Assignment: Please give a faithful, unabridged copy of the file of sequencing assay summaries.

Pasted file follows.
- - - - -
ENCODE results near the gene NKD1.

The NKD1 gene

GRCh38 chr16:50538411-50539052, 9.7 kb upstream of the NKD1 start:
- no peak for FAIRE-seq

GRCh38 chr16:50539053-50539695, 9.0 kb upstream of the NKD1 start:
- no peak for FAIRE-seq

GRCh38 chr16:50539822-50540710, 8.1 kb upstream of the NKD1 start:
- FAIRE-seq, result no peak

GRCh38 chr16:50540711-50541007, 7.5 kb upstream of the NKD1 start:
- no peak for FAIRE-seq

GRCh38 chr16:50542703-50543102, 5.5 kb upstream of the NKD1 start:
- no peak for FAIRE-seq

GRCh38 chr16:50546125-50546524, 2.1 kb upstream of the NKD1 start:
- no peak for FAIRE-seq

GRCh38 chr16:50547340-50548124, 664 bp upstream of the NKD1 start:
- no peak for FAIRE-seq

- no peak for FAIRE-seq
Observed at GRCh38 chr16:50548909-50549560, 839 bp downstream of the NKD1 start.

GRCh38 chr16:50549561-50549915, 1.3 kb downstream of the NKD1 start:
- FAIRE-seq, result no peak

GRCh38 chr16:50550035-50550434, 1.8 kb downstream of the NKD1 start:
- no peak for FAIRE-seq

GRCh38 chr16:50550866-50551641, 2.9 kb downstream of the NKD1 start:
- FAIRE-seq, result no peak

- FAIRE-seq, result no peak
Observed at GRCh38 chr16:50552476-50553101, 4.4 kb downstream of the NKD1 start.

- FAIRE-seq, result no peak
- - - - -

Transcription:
ENCODE results near the gene NKD1.

The NKD1 gene

GRCh38 chr16:50538411-50539052, 9.7 kb upstream of the NKD1 start:
- no peak for FAIRE-seq

GRCh38 chr16:50539053-50539695, 9.0 kb upstream of the NKD1 start:
- no peak for FAIRE-seq

GRCh38 chr16:50539822-50540710, 8.1 kb upstream of the NKD1 start:
- FAIRE-seq, result no peak

GRCh38 chr16:50540711-50541007, 7.5 kb upstream of the NKD1 start:
- no peak for FAIRE-seq

GRCh38 chr16:50542703-50543102, 5.5 kb upstream of the NKD1 start:
- no peak for FAIRE-seq

GRCh38 chr16:50546125-50546524, 2.1 kb upstream of the NKD1 start:
- no peak for FAIRE-seq

GRCh38 chr16:50547340-50548124, 664 bp upstream of the NKD1 start:
- no peak for FAIRE-seq

- no peak for FAIRE-seq
Observed at GRCh38 chr16:50548909-50549560, 839 bp downstream of the NKD1 start.

GRCh38 chr16:50549561-50549915, 1.3 kb downstream of the NKD1 start:
- FAIRE-seq, result no peak

GRCh38 chr16:50550035-50550434, 1.8 kb downstream of the NKD1 start:
- no peak for FAIRE-seq

GRCh38 chr16:50550866-50551641, 2.9 kb downstream of the NKD1 start:
- FAIRE-seq, result no peak

- FAIRE-seq, result no peak
Observed at GRCh38 chr16:50552476-50553101, 4.4 kb downstream of the NKD1 start.

- FAIRE-seq, result no peak